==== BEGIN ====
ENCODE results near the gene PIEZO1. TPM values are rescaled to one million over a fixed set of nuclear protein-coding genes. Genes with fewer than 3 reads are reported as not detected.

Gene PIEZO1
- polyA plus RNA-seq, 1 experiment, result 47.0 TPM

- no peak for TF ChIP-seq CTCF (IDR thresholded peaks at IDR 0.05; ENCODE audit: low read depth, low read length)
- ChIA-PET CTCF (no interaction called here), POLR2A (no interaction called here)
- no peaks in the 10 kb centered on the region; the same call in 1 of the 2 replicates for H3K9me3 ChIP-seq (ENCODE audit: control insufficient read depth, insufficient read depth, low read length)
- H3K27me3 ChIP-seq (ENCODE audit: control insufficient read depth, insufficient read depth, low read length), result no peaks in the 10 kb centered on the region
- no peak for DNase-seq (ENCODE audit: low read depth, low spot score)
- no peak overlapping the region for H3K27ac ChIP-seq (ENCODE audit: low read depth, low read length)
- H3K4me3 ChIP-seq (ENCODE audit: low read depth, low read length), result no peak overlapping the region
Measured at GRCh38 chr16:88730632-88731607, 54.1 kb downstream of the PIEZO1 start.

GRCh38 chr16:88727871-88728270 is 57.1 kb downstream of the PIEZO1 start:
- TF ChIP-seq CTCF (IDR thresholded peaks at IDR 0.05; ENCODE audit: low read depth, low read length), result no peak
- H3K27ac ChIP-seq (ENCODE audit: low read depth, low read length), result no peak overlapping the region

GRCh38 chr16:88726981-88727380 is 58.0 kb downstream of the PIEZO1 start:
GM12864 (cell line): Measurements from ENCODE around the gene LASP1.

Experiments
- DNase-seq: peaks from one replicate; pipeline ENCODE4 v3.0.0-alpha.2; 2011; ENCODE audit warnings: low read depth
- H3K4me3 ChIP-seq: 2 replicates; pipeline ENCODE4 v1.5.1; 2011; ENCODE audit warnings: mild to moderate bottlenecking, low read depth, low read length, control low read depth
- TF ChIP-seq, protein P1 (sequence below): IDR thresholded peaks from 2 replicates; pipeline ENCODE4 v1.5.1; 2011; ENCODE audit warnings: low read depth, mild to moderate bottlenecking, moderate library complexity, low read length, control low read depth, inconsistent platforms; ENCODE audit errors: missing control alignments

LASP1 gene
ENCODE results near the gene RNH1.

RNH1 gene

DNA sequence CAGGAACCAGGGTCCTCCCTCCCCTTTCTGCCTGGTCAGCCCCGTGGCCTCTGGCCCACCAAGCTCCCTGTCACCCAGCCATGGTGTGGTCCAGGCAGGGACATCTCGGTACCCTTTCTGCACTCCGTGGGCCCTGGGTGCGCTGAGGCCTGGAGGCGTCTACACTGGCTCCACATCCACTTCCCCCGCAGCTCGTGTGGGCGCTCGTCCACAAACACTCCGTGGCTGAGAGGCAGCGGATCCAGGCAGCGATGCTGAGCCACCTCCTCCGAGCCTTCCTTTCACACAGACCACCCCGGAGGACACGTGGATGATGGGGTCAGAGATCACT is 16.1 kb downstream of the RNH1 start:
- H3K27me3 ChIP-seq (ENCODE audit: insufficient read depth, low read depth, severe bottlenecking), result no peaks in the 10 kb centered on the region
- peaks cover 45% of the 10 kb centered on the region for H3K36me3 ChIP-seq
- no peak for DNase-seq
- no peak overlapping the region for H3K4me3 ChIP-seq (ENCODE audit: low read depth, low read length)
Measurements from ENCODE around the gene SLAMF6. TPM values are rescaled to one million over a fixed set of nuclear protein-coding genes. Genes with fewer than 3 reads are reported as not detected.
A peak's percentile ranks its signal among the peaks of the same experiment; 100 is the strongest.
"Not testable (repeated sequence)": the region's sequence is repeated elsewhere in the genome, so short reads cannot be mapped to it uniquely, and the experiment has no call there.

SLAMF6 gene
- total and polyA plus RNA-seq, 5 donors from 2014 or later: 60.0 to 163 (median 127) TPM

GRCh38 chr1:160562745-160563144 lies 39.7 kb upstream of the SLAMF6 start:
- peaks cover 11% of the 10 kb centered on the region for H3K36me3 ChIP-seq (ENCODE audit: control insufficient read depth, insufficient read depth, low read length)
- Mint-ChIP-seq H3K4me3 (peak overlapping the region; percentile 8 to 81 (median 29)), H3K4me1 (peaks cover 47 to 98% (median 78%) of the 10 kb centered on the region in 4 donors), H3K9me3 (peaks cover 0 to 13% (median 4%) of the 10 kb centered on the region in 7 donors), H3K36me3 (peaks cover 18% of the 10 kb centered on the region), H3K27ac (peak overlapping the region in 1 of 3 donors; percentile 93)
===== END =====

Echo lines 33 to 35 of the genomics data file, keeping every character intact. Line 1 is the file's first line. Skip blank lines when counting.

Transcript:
- total and polyA plus RNA-seq, 5 donors from 2014 or later: 60.0 to 163 (median 127) TPM

GRCh38 chr1:160562745-160563144 lies 39.7 kb upstream of the SLAMF6 start:
- peaks cover 11% of the 10 kb centered on the region for H3K36me3 ChIP-seq (ENCODE audit: control insufficient read depth, insufficient read depth, low read length)